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Home maintenance tips for roof repairs: From squirrels to leaks

A roofer works on a new home July 29, 2002 in Niles, Illinois.
A roofer works on a new home July 29, 2002 in Niles, Illinois.
Photo by Tim Boyle/Getty Images

There's nothing like owning a home. Mortgages and taxes may leave a dent in the pockets of homeowners, but at least they don't have to worry about surprising rent increases or loud neighbors above their heads. And a homeowner can do whatever he or she wants with the property -- rent it, paint it, rebuild it. However, owning property comes with new responsibilities. There is no such thing as calling the landlord's maintenance man to fix pipes, work on a stove or handle flooding. And bigger responsibilities outside of the property should be something homeowners are prepared to tackle.

First home maintenance issue: Roof repairs

Gwen and Richard wanted their roof repaired primarily because of the furry friend who'd found her way inside, made a nest and was getting ready to have baby squirrels. When the married couple of 33 years decided they wanted a pet, rodents weren't what they had in mind.

And as dog owners, putting squirrel poison down was out of the question, especially after the Rogers Park tragedy that killed three dogs. And considering squirrel poison is illegal in North America, according to Pest Control Products, had they gotten caught then a fine would be likely.

But with the Humane Society suggesting things like reversing the vacuum cleaner blower, placing rags soaked with cider vinegar and keeping the lights on to get the squirrels out, that wouldn't have changed the damage that was already done. The couple needed to repair the damage that the squirrel had done to their roof. But they also needed to get on the same page before calling a construction company to do the repairs.

The following are tips for homeowners who want to get their roofs repaired for various reasons.

Tip One: Have the same repair goals in mind before contacting a construction company. Gwen wanted to use the roof repair as an opportunity to also insulate the attic and get cubby holes for her shoes and a walk-in closet. Richard just wanted an electrician to check the wiring to make sure no squirrels chewed on them. He also wanted someone to install metal flashing in spots where squirrels could enter. With both of them having different goals in mind for repairs, this affected the pricing estimate.

Tip Two: Research the reputation of the construction company and look for customer reviews on sites, such as Yelp and the Better Business Bureau (BBB). Keep in mind that angry customers are sometimes the most vocal and more likely to comment, but companies may also encourage their satisfied customers to leave comments, too, to balance it out. Pay attention to the amount of BBB claims from accredited roofing contractors and how many were resolved. If a company managed to work out any possible issues whether privately or through a third-party site, that's a pretty good indication of their customer service behavior.

Tip Three: Roof repair estimates aren't one size fit all. The repair depends on the hourly rate of the workers, the size of the repairs and the materials (ex. undercoating) used to repair a roof. No home is the same: one house can have a pyramid roof while another has a gable roof. But most importantly beware of cheap pricing from newbies. It is indeed possible that someone who is new can do a good job, but become very familiar with their warranty policy and how quickly they'll fix repairs should weather damage or other unforeseen circumstances happen. Many talented workers deserve a shot, but a roof is such a pricey and important part of a house so choose the workers with ultimate financial care.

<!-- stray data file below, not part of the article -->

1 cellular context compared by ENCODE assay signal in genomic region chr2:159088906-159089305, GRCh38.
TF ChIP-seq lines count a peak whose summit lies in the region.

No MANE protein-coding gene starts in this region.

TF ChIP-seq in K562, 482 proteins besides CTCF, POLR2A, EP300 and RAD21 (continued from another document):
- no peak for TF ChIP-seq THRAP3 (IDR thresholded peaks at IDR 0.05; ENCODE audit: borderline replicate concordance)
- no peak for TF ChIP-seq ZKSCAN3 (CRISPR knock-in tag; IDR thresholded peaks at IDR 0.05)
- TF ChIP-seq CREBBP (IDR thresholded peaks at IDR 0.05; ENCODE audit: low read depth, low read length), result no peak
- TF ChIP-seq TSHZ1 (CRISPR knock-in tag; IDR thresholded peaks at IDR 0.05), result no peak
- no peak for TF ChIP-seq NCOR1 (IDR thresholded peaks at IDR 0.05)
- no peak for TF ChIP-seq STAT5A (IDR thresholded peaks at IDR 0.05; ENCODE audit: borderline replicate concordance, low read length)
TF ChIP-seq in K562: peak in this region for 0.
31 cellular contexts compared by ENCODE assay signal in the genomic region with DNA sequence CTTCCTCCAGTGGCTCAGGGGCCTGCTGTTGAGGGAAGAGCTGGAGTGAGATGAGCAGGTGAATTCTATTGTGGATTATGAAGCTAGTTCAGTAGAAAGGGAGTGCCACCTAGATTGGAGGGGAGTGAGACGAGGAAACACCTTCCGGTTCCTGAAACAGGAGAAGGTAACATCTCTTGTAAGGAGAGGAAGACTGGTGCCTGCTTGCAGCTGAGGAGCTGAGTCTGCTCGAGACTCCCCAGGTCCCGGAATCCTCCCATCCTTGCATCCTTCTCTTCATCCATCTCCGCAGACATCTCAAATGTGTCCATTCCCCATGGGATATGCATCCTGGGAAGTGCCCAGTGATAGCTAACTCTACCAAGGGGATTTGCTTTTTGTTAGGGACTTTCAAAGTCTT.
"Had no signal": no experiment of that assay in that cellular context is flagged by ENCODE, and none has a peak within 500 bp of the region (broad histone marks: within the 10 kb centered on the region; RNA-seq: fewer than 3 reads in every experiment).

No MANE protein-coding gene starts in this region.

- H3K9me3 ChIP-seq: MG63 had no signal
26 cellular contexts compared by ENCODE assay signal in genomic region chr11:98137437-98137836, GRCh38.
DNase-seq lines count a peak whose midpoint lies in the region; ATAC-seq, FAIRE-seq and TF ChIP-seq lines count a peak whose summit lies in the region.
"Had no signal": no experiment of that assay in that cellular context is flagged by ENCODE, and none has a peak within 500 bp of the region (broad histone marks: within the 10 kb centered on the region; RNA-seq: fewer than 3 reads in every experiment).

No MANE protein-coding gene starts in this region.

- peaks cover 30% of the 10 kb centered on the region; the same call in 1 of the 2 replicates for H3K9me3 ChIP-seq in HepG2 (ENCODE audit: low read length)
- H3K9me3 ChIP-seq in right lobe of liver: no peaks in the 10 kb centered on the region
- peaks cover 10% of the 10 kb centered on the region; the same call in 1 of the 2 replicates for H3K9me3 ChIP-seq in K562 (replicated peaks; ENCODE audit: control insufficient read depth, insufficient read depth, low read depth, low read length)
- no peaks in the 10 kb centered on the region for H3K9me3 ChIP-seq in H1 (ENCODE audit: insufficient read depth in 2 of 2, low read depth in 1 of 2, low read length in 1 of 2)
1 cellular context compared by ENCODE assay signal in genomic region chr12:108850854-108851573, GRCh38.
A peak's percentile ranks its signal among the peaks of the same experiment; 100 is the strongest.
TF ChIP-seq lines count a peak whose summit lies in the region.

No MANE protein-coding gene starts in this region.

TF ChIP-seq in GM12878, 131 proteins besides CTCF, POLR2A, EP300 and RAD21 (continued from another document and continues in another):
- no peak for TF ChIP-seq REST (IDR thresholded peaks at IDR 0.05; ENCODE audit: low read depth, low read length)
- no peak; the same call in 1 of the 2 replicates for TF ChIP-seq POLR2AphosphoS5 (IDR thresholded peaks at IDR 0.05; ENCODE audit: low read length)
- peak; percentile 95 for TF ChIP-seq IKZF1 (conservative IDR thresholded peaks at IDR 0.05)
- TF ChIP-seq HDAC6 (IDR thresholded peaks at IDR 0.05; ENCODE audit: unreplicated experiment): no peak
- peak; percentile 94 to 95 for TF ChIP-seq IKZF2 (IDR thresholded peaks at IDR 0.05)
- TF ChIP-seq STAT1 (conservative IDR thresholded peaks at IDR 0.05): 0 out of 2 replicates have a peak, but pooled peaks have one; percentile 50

Tip Four: Consider whether you really need a professional roof repair or if this is a DIY project. If you've got a ladder and a hose, chances are high that with two people you can figure out how to fix stuff like leaking roofs. Run a hose across different sides of the roof and have someone inside keep tabs on where the water is coming from. The person on the roof should look for any damaged, curled or missing shingles. Uncurling a shingle with a hair dryer may be simple enough, and then just add roof cement to keep it in place. Replacing shingles by removing the loose shingle and nailing in a new one only requires a trip to a hardware store. For projects that are a little more advanced (ex. replacing chimney flashing), that's up to the homeowner to decide whether he or she wants to do that alone.

Tip Five: Decide whether you want special features with a roof repair. Options include ridge vents, gutters and downspouts, skylights and solar tubes, water diverters, snow guards or brackets, turbine vents and/or heat tape. Ridge vents provide uniform cooling along the entire roof deck, according to Lowes. Gutters eliminate leaks, clogs and warping that can lead to water damage, according to Home Depot. A downspout is a pipe that carries rainwater from the roof to the ground. And for the homeowners who are interested in living a green lifestyle, skylights and solar tubes add natural light into a home. Products like SolaTube aren't solar tubes but do add natural light into a home — just without the glare and light inconsistency. For homeowners who want to have furniture in their attics, solar tubes can also affect whether furniture fades.

Whether homeowners want roof repairs because of a pest control issue; remodeling requests; simple leak repairs that they're not comfortable doing on their own; or added perks to help decrease electricity bills, having all of these goals prepared before contacting a roof repair professional will make the job much easier for the professionals and the consumers.

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